Immigration Newsletter

Monday, December 21, 2009 | 12/20/2009 | Deported adults leave U.S. citizen children behind | 12/20/2009 | Deported adults leave U.S. citizen children behind

Here's an all too typical story of how Congress (in an effort to look tough on illegal immigration) made poor public policy by removing discretion from immigration enforcement and immigration judges.

It happens all the time - not just in the immigration context. The war on drugs with its diparate treatment of "crack" cocaine offenders; the federal "three strikes" policy; mandatory federal sentencing guidelines. All of these expressions of Congressional bravado have been revisited over time because of their unfair or self-defeating effects in the real world outside Washington, D.C.

Law enforcement and judges need to have the ability (known as discretion) to decide how to apply and enforce the law under differing circumstances. This article discusses parents who have lived in the United States for close to 30 years raising a family of two U.S. born children (one heading off to college) - there is no discussion of these people being criminals or on welfare or not paying taxes or running up bills at the emergency room. They even have other family who have filed papers to get them legal status more than 10 years ago.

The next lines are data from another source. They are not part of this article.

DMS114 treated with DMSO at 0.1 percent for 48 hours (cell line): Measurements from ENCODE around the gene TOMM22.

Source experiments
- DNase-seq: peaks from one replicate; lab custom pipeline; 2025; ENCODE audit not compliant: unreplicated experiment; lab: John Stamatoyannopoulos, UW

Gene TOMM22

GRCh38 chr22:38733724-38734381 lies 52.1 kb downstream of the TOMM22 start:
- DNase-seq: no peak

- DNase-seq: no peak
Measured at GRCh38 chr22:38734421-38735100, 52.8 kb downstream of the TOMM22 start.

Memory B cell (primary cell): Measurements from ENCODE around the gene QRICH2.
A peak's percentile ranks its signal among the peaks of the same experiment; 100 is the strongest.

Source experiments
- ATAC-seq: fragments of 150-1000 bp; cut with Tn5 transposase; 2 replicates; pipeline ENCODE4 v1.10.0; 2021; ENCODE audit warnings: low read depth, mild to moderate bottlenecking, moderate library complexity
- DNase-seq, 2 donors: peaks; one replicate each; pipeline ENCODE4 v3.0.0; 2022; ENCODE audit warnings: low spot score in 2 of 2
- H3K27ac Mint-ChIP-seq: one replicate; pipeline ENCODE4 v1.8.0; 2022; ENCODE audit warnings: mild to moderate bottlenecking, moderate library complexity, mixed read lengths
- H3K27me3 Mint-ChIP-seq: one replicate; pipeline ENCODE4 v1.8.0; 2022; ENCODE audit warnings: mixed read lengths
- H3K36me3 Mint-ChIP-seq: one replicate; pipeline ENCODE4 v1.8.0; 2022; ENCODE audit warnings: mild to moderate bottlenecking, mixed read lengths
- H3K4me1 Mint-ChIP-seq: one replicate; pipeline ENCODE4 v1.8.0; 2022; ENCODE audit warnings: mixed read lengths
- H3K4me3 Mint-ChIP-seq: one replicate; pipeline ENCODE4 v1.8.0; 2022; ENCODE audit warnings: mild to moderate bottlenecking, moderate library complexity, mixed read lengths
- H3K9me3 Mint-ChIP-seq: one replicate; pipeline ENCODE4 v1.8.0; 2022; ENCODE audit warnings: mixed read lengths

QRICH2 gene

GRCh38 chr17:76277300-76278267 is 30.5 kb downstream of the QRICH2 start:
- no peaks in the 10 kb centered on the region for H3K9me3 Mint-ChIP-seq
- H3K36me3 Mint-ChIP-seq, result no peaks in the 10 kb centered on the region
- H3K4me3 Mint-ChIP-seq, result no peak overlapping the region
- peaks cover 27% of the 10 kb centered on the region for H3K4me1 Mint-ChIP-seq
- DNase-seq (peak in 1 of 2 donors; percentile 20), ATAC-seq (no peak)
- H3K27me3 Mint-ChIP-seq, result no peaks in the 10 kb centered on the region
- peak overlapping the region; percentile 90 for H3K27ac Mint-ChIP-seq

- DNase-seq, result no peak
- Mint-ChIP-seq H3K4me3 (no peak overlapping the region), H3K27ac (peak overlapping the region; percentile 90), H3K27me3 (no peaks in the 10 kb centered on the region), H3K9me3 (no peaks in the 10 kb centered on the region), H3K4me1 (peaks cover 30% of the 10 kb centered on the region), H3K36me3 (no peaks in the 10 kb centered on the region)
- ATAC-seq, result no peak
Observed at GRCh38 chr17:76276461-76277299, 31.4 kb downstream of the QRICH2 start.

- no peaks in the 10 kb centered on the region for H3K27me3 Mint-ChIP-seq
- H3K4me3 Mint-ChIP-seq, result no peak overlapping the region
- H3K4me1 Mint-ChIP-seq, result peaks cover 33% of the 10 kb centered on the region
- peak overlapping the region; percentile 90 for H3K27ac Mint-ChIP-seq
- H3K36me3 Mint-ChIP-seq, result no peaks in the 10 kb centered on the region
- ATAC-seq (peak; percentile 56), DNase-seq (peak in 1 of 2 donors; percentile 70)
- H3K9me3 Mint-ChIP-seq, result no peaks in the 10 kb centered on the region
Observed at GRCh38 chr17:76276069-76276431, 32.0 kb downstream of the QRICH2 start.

This should be an easy case...where the factors in favor of letting the family stay together outweigh the harms of the violation of the immigration law. Other cases may not be so easy, but the law gives the enforcement officers and the immigration judge's almost no ability to take each such case on its own merits. It's time to rethink that policy as well.

It is time for Congress to stop trying to look like tough guys and to give the people who actually do the work of immigration back the tools they need to do their jobs wisely.

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